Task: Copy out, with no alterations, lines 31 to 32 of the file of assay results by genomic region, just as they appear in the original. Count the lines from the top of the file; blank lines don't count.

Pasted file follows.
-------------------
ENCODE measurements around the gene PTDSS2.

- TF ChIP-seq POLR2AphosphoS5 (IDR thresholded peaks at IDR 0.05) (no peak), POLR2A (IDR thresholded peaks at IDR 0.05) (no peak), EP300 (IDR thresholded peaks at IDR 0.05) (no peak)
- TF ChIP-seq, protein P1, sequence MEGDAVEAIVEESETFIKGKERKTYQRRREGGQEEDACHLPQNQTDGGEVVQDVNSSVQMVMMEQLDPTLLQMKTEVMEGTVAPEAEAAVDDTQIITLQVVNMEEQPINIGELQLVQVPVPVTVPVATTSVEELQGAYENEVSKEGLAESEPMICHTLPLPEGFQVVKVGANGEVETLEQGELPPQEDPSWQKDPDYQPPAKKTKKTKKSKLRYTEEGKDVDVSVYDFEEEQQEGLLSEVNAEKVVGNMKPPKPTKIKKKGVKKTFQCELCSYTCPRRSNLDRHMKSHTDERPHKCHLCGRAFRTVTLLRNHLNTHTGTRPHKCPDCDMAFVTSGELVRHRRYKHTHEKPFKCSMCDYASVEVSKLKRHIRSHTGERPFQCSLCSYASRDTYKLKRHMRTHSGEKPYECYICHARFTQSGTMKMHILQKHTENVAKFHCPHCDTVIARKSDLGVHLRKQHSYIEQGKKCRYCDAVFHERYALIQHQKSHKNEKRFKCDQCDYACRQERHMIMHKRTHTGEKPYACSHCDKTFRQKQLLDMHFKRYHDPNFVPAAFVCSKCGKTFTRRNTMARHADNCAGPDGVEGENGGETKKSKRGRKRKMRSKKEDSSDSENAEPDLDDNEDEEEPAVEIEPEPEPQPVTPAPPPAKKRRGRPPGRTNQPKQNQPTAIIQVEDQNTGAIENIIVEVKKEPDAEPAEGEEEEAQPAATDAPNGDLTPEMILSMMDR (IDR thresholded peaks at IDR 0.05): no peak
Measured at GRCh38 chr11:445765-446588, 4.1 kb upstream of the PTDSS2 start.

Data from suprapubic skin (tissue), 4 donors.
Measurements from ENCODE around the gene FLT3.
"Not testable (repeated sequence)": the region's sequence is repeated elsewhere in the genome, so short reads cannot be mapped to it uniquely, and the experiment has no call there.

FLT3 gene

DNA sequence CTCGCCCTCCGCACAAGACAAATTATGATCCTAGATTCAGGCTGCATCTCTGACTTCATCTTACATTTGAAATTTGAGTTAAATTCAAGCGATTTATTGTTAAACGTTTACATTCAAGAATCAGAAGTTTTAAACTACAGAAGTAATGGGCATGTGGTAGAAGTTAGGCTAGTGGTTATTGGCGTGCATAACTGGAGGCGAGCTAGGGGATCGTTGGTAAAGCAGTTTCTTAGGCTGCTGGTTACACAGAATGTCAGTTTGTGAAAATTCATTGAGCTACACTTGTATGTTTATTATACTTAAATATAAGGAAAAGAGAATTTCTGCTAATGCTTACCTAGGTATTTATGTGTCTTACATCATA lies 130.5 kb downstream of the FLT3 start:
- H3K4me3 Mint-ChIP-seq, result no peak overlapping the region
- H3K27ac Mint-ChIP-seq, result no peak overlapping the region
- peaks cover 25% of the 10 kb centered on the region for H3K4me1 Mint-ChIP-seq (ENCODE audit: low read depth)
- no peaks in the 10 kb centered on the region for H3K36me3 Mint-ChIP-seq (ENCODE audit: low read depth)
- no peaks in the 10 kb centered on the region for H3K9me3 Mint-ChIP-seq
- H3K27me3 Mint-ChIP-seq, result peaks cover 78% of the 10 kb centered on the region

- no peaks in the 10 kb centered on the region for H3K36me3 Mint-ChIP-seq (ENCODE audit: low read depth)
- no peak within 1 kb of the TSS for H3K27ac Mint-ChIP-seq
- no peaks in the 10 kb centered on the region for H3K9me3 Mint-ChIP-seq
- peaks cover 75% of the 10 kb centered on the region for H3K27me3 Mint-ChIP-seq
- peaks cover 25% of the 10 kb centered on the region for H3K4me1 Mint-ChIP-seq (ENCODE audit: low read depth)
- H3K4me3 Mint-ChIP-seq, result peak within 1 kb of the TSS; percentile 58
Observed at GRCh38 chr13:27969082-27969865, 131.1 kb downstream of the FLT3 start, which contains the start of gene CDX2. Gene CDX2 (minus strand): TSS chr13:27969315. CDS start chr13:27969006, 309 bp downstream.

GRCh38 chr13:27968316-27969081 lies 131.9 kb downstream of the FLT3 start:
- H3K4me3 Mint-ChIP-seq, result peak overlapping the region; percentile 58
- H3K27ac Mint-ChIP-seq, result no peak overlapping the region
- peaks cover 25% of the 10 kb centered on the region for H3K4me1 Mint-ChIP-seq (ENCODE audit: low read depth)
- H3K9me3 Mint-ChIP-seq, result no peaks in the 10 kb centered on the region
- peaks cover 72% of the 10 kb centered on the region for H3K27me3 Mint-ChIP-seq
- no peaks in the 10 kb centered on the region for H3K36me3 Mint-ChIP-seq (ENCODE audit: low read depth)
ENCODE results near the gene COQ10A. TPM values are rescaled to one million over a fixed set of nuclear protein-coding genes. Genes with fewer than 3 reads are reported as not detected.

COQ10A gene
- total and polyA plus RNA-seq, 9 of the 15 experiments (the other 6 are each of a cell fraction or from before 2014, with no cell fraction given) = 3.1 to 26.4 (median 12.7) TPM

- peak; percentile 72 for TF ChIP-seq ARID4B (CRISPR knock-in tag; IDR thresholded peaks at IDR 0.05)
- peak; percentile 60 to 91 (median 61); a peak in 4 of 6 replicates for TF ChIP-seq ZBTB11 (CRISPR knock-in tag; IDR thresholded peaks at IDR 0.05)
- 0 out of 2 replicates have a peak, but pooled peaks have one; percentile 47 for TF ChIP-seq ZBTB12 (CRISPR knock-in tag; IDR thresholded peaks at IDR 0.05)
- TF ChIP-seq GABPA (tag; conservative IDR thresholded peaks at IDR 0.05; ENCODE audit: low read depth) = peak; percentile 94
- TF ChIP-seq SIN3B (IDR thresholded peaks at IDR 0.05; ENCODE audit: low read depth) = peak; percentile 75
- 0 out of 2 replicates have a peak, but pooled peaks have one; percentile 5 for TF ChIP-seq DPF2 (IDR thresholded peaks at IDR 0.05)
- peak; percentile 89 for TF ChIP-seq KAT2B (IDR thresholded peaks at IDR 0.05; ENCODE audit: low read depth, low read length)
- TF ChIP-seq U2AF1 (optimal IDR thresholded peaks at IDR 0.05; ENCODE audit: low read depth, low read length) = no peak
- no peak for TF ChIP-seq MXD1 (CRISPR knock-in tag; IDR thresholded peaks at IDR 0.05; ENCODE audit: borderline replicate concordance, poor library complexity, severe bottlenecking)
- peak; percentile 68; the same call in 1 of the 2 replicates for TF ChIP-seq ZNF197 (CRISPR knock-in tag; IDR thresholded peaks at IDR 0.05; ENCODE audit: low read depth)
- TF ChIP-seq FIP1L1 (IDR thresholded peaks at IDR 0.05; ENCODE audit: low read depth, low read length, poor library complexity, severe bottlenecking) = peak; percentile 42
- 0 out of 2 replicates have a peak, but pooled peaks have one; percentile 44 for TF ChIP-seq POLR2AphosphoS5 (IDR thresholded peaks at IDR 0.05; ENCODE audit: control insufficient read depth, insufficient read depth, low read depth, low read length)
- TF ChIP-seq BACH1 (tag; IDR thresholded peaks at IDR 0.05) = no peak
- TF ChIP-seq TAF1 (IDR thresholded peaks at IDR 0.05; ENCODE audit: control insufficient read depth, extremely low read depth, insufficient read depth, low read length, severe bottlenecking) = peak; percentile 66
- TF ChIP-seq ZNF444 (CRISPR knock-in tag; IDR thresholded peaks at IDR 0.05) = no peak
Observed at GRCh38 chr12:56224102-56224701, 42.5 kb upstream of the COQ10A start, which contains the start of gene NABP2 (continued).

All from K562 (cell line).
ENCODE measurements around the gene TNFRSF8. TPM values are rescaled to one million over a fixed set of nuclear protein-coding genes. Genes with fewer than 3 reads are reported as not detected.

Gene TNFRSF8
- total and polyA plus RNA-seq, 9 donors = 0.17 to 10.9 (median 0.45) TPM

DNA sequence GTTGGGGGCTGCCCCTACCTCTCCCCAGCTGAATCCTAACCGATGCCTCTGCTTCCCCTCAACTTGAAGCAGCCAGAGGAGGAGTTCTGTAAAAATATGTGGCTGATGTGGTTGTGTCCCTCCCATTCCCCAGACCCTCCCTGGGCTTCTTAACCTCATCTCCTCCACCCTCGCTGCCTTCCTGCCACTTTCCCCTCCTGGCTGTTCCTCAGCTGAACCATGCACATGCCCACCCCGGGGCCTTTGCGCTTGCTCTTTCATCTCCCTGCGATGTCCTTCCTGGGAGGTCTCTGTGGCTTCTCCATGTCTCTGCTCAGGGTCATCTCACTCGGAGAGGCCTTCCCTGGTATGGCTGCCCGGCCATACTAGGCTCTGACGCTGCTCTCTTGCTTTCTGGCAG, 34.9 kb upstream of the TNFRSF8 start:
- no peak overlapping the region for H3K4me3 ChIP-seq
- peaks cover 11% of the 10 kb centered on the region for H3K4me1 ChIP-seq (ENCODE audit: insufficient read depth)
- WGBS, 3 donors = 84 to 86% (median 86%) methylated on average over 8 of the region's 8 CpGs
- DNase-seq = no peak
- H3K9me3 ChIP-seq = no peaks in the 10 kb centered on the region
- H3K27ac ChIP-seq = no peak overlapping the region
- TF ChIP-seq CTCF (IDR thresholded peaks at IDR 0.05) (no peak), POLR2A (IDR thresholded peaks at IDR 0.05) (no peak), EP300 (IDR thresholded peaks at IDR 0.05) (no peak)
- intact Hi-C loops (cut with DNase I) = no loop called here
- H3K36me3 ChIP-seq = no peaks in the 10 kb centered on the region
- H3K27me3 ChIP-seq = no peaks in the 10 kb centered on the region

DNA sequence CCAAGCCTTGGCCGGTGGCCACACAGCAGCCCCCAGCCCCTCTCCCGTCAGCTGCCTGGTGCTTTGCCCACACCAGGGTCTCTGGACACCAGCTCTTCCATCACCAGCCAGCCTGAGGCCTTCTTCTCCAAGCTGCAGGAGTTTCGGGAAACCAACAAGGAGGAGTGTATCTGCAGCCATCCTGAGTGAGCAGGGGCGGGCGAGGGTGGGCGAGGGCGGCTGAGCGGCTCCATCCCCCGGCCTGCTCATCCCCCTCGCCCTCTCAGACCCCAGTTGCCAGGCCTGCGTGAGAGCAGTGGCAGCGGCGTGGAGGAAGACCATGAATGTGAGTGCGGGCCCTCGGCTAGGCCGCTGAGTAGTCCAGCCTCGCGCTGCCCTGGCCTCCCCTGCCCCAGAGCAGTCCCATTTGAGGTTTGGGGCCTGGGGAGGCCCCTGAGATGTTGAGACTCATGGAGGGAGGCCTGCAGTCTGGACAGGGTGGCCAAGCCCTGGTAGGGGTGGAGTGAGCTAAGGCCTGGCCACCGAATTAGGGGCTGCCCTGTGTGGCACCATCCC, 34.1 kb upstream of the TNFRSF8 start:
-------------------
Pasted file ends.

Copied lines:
COQ10A gene
- total and polyA plus RNA-seq, 9 of the 15 experiments (the other 6 are each of a cell fraction or from before 2014, with no cell fraction given) = 3.1 to 26.4 (median 12.7) TPM